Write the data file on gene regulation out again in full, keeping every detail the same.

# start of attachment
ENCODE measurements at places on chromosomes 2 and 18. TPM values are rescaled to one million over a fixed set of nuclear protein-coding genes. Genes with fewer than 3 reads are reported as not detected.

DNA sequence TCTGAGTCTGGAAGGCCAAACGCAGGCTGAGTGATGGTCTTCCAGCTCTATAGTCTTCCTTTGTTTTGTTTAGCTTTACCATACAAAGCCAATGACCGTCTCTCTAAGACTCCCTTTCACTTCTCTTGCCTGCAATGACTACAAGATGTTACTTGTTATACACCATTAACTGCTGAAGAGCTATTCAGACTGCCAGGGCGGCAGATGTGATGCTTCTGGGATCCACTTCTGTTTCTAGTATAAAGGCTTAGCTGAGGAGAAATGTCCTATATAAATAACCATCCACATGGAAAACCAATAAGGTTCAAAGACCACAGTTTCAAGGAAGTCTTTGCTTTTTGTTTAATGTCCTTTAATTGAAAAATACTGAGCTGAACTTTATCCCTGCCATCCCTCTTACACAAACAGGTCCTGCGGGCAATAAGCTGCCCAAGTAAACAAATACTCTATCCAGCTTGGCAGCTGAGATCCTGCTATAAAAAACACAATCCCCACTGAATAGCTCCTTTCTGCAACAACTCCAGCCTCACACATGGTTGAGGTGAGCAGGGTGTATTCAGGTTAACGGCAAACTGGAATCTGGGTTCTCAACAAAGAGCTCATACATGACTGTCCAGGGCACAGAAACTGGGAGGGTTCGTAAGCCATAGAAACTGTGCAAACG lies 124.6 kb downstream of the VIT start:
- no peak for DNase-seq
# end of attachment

ENCODE measurements at places on chromosomes 2 and 18. TPM values are rescaled to one million over a fixed set of nuclear protein-coding genes. Genes with fewer than 3 reads are reported as not detected.

DNA sequence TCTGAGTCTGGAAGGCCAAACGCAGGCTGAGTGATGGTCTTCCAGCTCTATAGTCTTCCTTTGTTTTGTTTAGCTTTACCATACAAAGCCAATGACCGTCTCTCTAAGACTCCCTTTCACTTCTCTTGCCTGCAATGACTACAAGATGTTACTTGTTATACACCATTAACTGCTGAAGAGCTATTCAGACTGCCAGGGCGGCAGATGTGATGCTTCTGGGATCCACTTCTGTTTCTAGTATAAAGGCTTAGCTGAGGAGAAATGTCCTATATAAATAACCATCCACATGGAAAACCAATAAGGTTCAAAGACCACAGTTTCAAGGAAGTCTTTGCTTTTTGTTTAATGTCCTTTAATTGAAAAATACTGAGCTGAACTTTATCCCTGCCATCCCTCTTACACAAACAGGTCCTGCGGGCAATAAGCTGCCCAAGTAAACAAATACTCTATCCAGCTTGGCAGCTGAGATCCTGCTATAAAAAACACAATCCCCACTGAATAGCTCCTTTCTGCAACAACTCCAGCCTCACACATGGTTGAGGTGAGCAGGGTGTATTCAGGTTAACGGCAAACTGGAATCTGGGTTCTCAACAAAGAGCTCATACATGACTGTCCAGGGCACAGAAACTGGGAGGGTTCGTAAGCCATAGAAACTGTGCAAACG lies 124.6 kb downstream of the VIT start:
- no peak for DNase-seq